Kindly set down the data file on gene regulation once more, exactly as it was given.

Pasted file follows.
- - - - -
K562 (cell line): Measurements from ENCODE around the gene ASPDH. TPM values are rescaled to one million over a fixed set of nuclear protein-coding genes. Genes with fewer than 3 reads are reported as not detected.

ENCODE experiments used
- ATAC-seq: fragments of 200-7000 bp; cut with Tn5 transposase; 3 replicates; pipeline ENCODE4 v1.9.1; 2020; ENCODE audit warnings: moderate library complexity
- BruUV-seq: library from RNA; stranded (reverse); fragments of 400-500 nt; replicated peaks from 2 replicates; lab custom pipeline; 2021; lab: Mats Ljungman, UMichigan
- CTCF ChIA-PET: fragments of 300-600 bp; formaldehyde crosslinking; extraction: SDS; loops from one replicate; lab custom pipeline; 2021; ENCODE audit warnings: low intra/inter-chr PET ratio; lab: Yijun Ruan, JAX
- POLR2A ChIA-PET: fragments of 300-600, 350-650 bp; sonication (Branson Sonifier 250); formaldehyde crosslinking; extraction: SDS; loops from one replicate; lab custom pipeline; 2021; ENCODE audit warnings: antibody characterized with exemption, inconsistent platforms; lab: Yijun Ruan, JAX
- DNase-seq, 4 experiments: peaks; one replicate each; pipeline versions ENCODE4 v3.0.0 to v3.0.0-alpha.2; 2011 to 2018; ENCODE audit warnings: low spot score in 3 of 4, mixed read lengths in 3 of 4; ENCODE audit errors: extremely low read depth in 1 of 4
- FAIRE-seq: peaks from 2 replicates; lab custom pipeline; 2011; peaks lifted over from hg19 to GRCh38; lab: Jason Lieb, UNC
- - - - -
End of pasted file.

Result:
K562 (cell line): Measurements from ENCODE around the gene ASPDH. TPM values are rescaled to one million over a fixed set of nuclear protein-coding genes. Genes with fewer than 3 reads are reported as not detected.

ENCODE experiments used
- ATAC-seq: fragments of 200-7000 bp; cut with Tn5 transposase; 3 replicates; pipeline ENCODE4 v1.9.1; 2020; ENCODE audit warnings: moderate library complexity
- BruUV-seq: library from RNA; stranded (reverse); fragments of 400-500 nt; replicated peaks from 2 replicates; lab custom pipeline; 2021; lab: Mats Ljungman, UMichigan
- CTCF ChIA-PET: fragments of 300-600 bp; formaldehyde crosslinking; extraction: SDS; loops from one replicate; lab custom pipeline; 2021; ENCODE audit warnings: low intra/inter-chr PET ratio; lab: Yijun Ruan, JAX
- POLR2A ChIA-PET: fragments of 300-600, 350-650 bp; sonication (Branson Sonifier 250); formaldehyde crosslinking; extraction: SDS; loops from one replicate; lab custom pipeline; 2021; ENCODE audit warnings: antibody characterized with exemption, inconsistent platforms; lab: Yijun Ruan, JAX
- DNase-seq, 4 experiments: peaks; one replicate each; pipeline versions ENCODE4 v3.0.0 to v3.0.0-alpha.2; 2011 to 2018; ENCODE audit warnings: low spot score in 3 of 4, mixed read lengths in 3 of 4; ENCODE audit errors: extremely low read depth in 1 of 4
- FAIRE-seq: peaks from 2 replicates; lab custom pipeline; 2011; peaks lifted over from hg19 to GRCh38; lab: Jason Lieb, UNC